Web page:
Apart from the delectable food, Café Fusion boasts its intelligent interior decoration. A replica of the fascinating Judith and the Head of Holofernes and portraits of intellectuals of all time hangs on the walls while the guests sit on the comfortable couches eating and listening to jazz or classical music amidst creative and playful lighting - a marvelous fusion of food, art and music.

Good food and a cool place to hang out - that's what Café Fusion offers, at a very attractive price.

By M H Haider


Mmm . . . MYNT

Shrimp cocktail, "laab gai", pepper steak, special pizza/pasta, Ferrero Rocher Delight. . . The choices are endless at MYNT, the latest hangout on Banani Road #11. Did the street need any more eating places, you ask? Yes, if you're looking for great food in a refreshing environment.

After the success of Hubble Bubble at Gulshan 2, owners Ashiq Alam, Saniul Hossain and Arman Khan have decided to expand. But, instead of having the same gig just miles apart, they've decided to go for a whole new look as well as taste, this time catering to a less young crowd but entertaining all.

Welcome to MYNT, freshly done up in lime green and black with more than enough space for a party (for those who couldn't squeeze in at Hubble Bubble).

The 42” screen televisions, usually with entertaining music videos on, are perfect this season for the regular screening of the World Cup matches live, while live music performances featuring young celebrities and bands are being scheduled for later.

Best of all, of course, is the food. The pizza and pasta remind you of gourmet restaurants, minus the tug on your wallet, the lasagne overloaded with cheese.

Most popular on the menu are, however, the range of steaks, especially the sizzling T-bone steak with vegetables and fries on the side. Drinks like Twix Chocoshake and Smarties Chocoshake, with, yes, real Twix and Smarties blended in, should serve both purposes of drinks and desserts.

Once you've taken a look at the entire menu and tasted some of it, you're bound to come back for more -- be it for the range of appetisers like Fried Calamari, or the pizzas, seafood, including fish and chips, chicken variations like Chicken Castora, or the whole variety under 'Italian Job'.

Prices are also pleasantly reasonable, with most items on the menu ranging between Tk 150 and Tk 400, with some of the steaks slightly pricier, between Tk 300 and Tk 700.

To top it all off is the personal touch to the place, with at least one of the owners always on the premises, making sure the food is delicious, the drinks have just the right mix of chocolate or simply that the guests are comfortable lounging in their seats, hanging out with friends and enjoying the game or a music video after work.

So check out the MYNT with no holes at House #153, Road #11, Banani, open from 11am to 11pm -- it's the place to be!
For details, please call 01714644907.



A sound sleep

SLEEP, like diet and exercise, is vital for our mind and bodies to function accordingly. In fact, not getting enough sleep can cause a multitude of problems for you. You risk self-sabotaging your own success simply by not allowing your body the chance to feel relaxed and rested after a gruelling day.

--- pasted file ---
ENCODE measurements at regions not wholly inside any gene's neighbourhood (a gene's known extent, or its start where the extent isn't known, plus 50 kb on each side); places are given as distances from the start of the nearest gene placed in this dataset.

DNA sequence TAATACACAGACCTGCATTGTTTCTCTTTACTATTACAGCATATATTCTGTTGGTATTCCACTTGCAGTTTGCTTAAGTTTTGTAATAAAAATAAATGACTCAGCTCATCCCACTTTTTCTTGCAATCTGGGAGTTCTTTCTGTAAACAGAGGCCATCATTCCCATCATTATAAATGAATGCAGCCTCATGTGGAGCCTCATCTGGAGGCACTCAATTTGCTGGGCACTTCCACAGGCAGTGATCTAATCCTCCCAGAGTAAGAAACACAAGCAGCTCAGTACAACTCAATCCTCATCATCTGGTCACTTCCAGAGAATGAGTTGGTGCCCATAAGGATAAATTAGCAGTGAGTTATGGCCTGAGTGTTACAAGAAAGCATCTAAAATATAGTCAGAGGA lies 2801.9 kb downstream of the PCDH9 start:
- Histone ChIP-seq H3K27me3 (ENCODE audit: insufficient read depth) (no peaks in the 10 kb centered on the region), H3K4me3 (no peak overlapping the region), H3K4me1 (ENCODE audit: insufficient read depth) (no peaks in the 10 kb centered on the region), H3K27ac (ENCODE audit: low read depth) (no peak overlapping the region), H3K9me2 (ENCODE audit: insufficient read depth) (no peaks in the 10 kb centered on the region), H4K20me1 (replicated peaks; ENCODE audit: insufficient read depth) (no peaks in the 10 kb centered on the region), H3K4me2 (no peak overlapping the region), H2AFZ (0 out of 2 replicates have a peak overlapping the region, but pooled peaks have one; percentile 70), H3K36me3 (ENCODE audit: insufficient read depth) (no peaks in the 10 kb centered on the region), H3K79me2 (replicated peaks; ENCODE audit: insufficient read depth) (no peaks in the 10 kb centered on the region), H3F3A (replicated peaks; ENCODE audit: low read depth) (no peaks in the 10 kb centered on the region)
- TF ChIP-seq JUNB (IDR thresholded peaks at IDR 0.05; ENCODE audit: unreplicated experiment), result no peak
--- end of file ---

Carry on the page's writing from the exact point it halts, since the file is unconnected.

To recognise if you are getting enough of sleep is easy enough. Do you feel refreshed and fit when you wake up in the morning? Do you wake up ready to get out of bed and start your day? If not, here are some quick tips you can follow to help you through the night.

It's very important to create the perfect atmosphere for sleep. In other words, your bedroom should cater to your sound sleep. This means that electronic gizmos like TVs and computers should be kept out of the bedroom if possible and the bedroom should be reserved only for your relaxation.

Keep your room dark during sleep hours. Even dim lights can confuse the body's clock. Remember that you are in your bedroom to sleep; not be distracted by other interferences.

Don't eat or drink large amounts before you sleep. Instead, eat a light dinner about two hours before sleeping. If you're prone to heartburn, avoid spicy or fatty foods, which can increase heartburn and prevent a restful sleep.

Avoid nicotine, caffeine and alcohol in the evening. As these can act as stimulants, it can keep you awake during the night. Avoid caffeine for at least eight hours before you plan to sleep. Although the body doesn't store caffeine, it takes many hours to eliminate it.

Develop a regular exercise program. Proper exercise and nutrition can help better your sleeping patterns. However, avoid exercising two hours before sleeping, since this may stimulate your body and make sleeping more difficult.

Establish a daily relaxing pre-bedtime routine that will tell your body that it's time for rest. This may include a warm pre-bedtime bath, meditation or prayer, reading a book or listening to soothing music. Relaxing activities can help make the transition from wakefulness to sleepiness much smoother.

Go to bed and get up at about the same time every day, even on the weekends. Sticking to a schedule helps reinforce your body's sleep-wake cycle and can help you fall asleep more easily at night.

Use sleeping pills only as a last resort and always consult your doctor first. Don't antagonise about not being able to sleep the added stress will only make it more of a challenge to sleep.

It is normal for everyone to experience occasional sleeplessness now and then. However, if your sleeplessness becomes more and more frequent, then it is best to see your doctor. You may be mistaking normal sleeplessness with a serious sleeping disorder.

By Mahareen Khalid